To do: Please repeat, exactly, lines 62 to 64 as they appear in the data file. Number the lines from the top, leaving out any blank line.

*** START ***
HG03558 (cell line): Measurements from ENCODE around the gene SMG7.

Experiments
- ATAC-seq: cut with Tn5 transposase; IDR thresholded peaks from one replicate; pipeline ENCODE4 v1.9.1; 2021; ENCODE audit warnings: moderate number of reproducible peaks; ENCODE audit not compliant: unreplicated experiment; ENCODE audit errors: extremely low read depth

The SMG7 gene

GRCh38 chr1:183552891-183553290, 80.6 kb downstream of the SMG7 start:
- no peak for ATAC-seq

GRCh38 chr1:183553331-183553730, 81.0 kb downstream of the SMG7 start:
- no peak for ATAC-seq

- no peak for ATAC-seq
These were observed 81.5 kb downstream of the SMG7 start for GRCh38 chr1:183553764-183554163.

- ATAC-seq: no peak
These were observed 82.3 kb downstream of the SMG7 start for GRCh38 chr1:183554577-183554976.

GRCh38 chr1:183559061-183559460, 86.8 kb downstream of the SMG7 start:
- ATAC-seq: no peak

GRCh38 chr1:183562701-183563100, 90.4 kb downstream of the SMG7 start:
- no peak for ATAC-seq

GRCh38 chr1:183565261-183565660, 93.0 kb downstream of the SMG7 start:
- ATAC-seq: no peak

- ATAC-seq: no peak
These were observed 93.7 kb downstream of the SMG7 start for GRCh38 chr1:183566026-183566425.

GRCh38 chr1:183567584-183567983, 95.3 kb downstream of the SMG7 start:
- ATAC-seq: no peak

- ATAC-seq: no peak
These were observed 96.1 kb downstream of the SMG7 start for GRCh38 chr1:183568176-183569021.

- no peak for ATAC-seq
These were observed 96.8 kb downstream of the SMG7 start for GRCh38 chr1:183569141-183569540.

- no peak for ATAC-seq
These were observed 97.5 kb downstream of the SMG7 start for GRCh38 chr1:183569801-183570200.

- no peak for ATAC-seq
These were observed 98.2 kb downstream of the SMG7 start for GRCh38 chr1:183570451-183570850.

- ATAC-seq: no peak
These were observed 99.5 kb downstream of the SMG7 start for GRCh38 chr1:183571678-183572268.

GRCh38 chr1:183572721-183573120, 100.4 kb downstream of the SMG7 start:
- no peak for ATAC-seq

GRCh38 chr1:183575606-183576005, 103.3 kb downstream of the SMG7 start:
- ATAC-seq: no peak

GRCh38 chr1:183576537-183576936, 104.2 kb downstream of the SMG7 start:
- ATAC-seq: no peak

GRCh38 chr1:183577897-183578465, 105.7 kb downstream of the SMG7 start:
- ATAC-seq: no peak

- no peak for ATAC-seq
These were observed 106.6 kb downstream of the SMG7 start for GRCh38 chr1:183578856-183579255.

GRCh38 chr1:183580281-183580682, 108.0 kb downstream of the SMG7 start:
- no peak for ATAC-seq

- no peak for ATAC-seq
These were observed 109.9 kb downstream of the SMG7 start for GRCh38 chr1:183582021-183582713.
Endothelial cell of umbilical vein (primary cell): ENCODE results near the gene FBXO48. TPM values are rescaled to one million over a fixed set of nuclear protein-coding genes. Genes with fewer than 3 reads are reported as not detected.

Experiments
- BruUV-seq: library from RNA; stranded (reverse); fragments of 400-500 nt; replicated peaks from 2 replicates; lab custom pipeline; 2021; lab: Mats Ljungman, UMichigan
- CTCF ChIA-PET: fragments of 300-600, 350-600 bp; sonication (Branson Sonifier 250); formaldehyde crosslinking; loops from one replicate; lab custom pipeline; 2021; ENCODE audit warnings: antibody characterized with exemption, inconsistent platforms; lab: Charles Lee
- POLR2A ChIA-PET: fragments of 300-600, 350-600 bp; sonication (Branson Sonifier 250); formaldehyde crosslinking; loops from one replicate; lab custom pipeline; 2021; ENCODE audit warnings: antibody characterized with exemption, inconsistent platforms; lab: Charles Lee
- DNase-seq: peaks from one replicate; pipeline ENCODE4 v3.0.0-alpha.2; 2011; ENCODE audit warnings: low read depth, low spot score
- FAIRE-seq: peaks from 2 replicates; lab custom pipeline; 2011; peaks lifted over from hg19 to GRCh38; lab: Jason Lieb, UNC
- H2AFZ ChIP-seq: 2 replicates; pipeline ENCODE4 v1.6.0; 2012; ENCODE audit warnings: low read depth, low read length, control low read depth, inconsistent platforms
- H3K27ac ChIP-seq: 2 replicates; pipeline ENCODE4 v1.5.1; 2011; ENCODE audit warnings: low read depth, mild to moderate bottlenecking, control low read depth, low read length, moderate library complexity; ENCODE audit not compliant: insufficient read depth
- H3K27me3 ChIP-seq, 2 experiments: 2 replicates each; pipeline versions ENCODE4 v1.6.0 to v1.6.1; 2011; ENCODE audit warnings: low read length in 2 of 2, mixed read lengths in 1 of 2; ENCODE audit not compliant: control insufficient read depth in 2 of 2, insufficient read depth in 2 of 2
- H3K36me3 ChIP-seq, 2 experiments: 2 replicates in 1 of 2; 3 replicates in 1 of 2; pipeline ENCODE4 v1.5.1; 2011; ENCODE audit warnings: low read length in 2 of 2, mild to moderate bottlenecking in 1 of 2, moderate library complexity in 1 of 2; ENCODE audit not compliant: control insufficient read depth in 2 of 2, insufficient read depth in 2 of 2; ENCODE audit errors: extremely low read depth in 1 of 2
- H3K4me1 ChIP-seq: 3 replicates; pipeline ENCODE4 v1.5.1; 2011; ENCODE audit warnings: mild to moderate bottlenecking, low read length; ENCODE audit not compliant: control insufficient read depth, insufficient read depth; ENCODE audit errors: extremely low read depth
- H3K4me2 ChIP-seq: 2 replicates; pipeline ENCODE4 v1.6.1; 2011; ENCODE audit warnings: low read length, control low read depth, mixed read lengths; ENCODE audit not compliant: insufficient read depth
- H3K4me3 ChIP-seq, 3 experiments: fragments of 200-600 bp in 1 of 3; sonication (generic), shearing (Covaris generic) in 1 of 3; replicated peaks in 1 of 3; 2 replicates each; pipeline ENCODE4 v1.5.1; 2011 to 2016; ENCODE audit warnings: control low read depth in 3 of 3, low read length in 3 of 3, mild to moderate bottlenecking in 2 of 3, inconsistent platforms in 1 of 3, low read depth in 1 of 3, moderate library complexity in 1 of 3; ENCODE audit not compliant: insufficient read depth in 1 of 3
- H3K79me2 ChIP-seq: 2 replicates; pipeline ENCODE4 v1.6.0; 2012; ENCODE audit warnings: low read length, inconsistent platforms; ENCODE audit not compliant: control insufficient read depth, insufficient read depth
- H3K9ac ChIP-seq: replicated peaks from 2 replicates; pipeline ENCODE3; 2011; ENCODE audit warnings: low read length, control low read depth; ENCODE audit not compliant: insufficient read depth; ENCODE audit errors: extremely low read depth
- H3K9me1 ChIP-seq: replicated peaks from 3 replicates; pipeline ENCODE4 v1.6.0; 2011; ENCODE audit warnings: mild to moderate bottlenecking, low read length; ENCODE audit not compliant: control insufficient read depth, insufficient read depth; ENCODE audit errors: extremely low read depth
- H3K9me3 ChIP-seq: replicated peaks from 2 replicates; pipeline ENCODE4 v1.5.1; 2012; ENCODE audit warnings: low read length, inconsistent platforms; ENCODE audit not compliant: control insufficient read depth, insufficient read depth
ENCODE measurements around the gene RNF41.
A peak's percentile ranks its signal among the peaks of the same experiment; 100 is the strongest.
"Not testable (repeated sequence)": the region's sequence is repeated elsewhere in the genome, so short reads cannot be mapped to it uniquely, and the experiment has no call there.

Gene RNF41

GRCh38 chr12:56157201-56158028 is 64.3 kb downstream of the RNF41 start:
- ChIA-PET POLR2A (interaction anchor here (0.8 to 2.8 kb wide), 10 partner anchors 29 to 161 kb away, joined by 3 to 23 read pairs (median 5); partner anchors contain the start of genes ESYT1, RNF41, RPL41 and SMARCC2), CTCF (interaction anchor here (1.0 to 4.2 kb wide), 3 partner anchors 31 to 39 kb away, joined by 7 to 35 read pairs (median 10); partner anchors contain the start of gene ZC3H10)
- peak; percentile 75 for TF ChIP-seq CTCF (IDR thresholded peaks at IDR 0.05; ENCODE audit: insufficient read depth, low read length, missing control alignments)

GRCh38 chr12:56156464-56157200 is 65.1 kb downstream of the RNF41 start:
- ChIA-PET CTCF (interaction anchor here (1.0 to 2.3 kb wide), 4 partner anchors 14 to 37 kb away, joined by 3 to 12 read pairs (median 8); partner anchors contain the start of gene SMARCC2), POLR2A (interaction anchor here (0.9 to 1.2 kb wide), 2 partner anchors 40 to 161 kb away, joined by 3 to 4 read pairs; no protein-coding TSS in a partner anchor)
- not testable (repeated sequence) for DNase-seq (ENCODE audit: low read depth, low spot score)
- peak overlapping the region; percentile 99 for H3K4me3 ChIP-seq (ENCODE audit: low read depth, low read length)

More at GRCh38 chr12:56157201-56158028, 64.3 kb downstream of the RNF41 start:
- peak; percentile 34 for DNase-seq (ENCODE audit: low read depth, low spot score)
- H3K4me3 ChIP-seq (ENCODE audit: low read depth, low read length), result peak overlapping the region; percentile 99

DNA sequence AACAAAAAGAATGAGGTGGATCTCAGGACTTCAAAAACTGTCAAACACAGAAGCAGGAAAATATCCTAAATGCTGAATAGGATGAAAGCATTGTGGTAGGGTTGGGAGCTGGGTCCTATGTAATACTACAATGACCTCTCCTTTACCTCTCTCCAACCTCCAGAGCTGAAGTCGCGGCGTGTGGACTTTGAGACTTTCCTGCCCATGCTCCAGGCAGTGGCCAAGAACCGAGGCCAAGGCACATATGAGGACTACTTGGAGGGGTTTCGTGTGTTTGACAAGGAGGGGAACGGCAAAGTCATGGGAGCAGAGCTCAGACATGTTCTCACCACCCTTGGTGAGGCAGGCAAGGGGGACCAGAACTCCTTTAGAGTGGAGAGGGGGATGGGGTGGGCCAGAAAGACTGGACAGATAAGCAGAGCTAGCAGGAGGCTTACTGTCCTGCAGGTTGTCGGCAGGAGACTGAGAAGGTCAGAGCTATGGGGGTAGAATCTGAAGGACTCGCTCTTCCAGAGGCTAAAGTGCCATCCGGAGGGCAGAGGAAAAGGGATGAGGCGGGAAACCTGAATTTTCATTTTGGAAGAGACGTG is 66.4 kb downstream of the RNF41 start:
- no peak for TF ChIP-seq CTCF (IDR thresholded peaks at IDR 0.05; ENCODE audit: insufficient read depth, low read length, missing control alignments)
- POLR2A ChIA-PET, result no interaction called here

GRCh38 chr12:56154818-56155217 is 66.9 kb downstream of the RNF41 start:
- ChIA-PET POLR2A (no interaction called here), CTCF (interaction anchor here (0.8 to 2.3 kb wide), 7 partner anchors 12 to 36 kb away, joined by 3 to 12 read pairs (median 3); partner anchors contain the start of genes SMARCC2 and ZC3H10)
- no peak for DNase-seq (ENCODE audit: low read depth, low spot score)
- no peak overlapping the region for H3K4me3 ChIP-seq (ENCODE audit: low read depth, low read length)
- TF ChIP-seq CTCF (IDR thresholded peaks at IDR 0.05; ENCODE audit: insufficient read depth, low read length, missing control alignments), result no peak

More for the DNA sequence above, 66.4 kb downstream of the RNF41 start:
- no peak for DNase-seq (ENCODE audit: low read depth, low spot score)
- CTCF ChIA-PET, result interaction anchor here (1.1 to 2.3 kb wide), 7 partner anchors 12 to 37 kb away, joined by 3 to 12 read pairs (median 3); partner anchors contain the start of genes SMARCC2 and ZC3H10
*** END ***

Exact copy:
- H3K9ac ChIP-seq: replicated peaks from 2 replicates; pipeline ENCODE3; 2011; ENCODE audit warnings: low read length, control low read depth; ENCODE audit not compliant: insufficient read depth; ENCODE audit errors: extremely low read depth
- H3K9me1 ChIP-seq: replicated peaks from 3 replicates; pipeline ENCODE4 v1.6.0; 2011; ENCODE audit warnings: mild to moderate bottlenecking, low read length; ENCODE audit not compliant: control insufficient read depth, insufficient read depth; ENCODE audit errors: extremely low read depth
- H3K9me3 ChIP-seq: replicated peaks from 2 replicates; pipeline ENCODE4 v1.5.1; 2012; ENCODE audit warnings: low read length, inconsistent platforms; ENCODE audit not compliant: control insufficient read depth, insufficient read depth